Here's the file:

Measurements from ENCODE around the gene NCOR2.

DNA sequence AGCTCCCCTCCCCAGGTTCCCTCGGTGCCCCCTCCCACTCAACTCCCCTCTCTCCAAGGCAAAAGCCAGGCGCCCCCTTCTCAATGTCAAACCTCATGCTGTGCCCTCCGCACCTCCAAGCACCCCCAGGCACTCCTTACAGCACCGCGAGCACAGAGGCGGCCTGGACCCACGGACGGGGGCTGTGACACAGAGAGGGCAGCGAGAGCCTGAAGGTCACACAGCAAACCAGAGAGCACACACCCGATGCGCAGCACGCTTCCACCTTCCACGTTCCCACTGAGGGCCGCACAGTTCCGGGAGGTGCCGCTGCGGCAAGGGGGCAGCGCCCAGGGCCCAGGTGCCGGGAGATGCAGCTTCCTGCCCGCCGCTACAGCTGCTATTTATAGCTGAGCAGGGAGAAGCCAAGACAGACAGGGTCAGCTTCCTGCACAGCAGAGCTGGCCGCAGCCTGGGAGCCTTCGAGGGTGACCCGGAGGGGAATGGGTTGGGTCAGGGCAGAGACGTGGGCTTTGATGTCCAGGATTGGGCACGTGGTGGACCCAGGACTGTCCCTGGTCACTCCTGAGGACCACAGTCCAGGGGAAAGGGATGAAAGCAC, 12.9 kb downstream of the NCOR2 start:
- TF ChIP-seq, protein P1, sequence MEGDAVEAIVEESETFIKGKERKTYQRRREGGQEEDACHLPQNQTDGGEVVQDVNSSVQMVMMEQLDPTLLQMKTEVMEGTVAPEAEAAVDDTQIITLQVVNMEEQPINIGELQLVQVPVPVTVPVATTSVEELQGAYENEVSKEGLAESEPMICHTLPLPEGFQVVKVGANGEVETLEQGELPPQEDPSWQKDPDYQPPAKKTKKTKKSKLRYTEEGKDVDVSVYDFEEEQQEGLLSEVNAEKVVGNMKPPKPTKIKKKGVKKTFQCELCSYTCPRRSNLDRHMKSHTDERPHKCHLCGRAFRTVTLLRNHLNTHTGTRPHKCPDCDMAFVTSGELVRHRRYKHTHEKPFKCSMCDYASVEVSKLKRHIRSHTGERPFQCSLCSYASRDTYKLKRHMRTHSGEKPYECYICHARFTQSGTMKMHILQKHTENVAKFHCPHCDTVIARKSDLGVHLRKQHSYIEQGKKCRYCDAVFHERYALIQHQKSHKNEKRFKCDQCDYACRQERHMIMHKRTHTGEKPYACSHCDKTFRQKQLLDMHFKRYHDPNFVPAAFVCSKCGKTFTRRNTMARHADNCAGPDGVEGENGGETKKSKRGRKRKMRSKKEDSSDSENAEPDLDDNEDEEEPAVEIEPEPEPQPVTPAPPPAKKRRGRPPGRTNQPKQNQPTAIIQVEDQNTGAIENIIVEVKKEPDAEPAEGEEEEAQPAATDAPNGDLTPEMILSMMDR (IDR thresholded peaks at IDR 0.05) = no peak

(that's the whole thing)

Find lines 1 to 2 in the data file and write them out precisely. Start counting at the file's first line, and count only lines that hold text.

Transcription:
Measurements from ENCODE around the gene NCOR2.

DNA sequence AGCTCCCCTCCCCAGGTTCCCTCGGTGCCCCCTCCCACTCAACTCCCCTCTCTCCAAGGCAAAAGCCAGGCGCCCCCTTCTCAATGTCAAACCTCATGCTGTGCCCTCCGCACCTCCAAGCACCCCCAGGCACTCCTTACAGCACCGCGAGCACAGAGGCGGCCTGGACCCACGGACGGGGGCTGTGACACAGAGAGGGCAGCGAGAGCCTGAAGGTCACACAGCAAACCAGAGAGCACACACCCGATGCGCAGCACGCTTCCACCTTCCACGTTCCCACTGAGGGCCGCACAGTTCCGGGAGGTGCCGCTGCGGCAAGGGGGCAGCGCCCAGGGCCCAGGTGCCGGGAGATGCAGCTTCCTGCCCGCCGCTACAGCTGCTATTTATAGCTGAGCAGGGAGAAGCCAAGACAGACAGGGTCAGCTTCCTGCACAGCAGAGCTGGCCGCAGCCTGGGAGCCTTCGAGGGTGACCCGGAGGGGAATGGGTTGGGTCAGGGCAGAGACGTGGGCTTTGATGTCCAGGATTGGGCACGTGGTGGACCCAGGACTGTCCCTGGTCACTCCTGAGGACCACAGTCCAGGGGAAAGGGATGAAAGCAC, 12.9 kb downstream of the NCOR2 start: